London: Despite having much smaller brains than mammals, some birds like parrots and crows have mental skills that match with those of our ape cousins, new research has found.
Among other things, they are capable of thinking logically, of recognising themselves in the mirror and of empathy, the study said.
"The mental abilities of corvids and parrots are as sophisticated and diverse as those of apes," said one of the researchers Onur Gunturkun from Ruhr University Bochum in Germany.
The findings were published in the journal Trends in Cognitive Sciences.
In mammals, cognitive skills are controlled by the multi-layered cerebral cortex, also called neocortex.
This brain structure does not exist in birds. Instead, complex mental tasks are managed by the so-called pallium.
Moreover, birds have much smaller brains than apes. While ape brains weigh 275 to 500 gm on average, birds, who are just as skilful despite lacking a cortex, only manage five to 20 gm.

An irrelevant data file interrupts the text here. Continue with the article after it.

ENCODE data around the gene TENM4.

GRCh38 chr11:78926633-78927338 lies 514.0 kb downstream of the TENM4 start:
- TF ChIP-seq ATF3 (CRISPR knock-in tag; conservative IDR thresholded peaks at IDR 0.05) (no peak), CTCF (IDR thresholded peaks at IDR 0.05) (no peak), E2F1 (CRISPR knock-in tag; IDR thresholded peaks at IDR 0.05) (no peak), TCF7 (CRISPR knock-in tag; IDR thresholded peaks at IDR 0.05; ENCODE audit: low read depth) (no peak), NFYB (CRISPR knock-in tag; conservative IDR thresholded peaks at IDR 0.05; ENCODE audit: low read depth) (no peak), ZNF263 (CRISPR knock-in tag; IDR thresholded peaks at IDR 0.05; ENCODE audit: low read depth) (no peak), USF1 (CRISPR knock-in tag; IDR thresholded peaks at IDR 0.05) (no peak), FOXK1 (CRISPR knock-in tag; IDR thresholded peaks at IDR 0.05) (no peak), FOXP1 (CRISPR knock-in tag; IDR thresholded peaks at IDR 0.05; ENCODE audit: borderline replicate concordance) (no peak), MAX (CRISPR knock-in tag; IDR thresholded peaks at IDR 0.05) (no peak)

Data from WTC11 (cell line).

"How, then, are birds capable of the same cognitive performance as apes?" Gunturkun asked.
To address this question, the researchers compiled studies which had revealed diverse cognitive skills in birds and analysed numerous neuro-anatomic studies.
They found that brains of birds and mammals have some similarities.
Single modules of the brains, for example, are wired in a similar way, and both animal groups have a prefrontal brain structure that controls similar executive functions.
It is not known how these similarities have evolved.
The researchers believe that either their last common ancestor passed the neuronal basis to birds and mammals or — and the authors consider this more likely — they evolved independently of each other, because both animal groups faced the same challenges.
According to the researchers, this would mean that certain wiring patterns in the brain are necessary to boost cognitive performance.
"What is clear is that the multi-layered mammalian cortex is not required for complex cognition," Gunturkun noted.
"The absolute brain weight is not relevant for mental abilities, either," Gunturkun said.